The binder which is used in the assay is also dependent upon the analyte. Thus, for example, if the analyte is an antigen or hapten, the binder may be an antibody or a naturally occurring substance which is specific for the analyte. If the analyte is an antibody, the binder may be either an antibody, an antigen or naturally occurring substance which is specific for the analyte.

The binder which is used in the assay may be employed in supported or unsupported form. If supported, the binder may be supported on a wide variety of materials which are generally known to be suitable as supports for a binder in an assay. As representative examples of such materials, there may be mentioned polymers, glass particles, bacterial cells, etc. The solid support may be in a wide variety of forms, including sheet form, tube form, as a card or test strip, etc.

Thus, in accordance with another aspect of the present invention, there is provided an assay for an analyte in a sample which employs a binder and tracer wherein the binder binds at least the analyte, and the tracer is bound by one of the analyte and binder to provide in the assay free and bound tracer fractions. In the assay, a sac including an absorbing dye of the type hereinabove described is the source of the detectable marker in the assay.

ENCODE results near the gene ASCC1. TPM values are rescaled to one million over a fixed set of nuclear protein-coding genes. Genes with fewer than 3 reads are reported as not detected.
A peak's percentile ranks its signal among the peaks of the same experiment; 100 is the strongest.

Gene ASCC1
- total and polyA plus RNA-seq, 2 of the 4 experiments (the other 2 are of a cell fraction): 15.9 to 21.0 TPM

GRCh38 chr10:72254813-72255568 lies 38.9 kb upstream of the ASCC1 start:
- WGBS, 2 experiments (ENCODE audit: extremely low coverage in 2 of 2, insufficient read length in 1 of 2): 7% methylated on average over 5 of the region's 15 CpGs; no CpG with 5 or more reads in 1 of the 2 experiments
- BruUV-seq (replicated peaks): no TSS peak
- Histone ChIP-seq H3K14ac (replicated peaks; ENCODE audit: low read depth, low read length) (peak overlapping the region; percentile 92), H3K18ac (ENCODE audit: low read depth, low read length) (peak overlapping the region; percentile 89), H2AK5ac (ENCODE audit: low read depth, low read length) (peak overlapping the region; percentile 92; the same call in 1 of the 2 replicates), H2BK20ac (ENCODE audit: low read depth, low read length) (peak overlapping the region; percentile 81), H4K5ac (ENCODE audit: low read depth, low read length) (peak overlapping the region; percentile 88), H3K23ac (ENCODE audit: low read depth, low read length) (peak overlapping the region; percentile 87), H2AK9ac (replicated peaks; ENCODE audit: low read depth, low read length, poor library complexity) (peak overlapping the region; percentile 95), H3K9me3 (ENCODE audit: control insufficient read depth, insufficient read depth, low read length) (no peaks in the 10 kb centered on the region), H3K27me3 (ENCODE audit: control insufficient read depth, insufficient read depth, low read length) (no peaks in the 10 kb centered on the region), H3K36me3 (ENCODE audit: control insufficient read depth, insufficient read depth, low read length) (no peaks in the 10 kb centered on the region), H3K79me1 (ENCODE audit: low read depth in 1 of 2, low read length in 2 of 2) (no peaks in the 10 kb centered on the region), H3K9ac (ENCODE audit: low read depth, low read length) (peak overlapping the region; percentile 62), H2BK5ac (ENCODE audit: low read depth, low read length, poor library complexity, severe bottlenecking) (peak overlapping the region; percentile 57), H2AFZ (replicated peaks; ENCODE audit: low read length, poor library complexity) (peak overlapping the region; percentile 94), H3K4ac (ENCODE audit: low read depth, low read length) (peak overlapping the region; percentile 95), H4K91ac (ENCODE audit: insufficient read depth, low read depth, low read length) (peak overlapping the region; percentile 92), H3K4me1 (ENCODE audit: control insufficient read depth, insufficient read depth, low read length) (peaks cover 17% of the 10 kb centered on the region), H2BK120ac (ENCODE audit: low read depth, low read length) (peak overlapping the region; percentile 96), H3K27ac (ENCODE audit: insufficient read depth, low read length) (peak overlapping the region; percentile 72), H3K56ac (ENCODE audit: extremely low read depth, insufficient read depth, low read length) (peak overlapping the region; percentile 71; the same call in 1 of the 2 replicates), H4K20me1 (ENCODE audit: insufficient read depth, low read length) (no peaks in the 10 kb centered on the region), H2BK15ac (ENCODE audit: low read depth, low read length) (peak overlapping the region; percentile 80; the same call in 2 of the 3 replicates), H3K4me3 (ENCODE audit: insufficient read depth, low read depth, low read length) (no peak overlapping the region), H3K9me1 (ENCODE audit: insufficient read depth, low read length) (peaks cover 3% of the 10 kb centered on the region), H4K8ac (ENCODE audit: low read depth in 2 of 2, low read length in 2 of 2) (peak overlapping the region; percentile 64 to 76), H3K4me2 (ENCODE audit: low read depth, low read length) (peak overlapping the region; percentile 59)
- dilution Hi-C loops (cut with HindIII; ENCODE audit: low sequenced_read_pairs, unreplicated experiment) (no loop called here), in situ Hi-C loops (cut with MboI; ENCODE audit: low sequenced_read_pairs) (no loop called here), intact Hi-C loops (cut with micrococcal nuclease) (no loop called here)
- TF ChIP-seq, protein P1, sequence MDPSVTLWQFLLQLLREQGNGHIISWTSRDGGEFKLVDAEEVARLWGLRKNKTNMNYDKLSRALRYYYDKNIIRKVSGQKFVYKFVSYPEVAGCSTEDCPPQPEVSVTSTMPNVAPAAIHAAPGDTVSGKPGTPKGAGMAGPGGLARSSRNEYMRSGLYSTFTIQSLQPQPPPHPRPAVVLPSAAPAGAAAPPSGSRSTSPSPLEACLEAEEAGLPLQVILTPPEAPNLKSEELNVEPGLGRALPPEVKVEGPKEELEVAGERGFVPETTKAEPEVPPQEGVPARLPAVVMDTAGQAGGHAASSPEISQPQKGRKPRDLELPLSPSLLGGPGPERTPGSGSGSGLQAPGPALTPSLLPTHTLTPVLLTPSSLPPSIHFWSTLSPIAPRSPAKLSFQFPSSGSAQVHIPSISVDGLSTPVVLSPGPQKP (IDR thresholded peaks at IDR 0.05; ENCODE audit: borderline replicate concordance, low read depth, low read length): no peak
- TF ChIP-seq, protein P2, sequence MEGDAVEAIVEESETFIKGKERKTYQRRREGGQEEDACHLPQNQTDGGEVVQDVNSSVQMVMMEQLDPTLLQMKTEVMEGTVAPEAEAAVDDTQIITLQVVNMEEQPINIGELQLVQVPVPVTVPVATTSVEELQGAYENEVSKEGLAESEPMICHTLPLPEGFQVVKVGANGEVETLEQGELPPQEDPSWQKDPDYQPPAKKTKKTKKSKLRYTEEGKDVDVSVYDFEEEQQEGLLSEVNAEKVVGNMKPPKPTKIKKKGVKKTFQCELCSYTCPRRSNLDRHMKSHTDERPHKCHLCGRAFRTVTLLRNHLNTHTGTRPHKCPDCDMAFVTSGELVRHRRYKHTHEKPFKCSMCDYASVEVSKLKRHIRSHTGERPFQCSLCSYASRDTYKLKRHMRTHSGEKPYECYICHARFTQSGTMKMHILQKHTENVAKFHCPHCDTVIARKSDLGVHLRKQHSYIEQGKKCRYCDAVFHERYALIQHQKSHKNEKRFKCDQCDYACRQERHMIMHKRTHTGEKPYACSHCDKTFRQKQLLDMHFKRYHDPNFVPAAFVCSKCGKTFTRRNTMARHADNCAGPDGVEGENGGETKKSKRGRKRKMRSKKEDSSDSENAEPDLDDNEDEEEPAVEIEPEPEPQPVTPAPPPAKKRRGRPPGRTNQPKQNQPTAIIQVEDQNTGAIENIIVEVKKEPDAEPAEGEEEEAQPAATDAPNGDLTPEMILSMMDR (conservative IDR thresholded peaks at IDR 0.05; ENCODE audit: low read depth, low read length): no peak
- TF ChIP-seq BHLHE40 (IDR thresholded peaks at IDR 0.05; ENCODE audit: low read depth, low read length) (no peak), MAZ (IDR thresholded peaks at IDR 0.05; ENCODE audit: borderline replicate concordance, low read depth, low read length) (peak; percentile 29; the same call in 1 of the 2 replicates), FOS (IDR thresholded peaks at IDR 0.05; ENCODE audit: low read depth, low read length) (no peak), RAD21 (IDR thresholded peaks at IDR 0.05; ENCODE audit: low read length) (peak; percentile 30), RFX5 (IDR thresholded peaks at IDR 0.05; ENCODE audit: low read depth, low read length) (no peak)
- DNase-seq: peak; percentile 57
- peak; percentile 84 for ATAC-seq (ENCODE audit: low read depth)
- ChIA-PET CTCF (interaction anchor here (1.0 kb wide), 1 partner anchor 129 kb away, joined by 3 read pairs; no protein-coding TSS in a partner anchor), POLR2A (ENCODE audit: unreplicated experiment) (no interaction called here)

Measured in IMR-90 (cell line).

In accordance with a representative assay, a sample containing or suspected of containing the analyte is incubated with a tracer, which is the analyte or appropriate analog thereof coupled to sacs including an absorbing dye as a detectable marker, in particular, sulforhodamine B or salt thereof, and a binder (specific for both the analyte and (tracer) with the binder preferably being supported on a solid support. The incubation results in competition between the tracer and analyte for binding sites on the binder, with the amount of tracer which is bound to the binder being inversely proportional to the amount of analyte in the sample.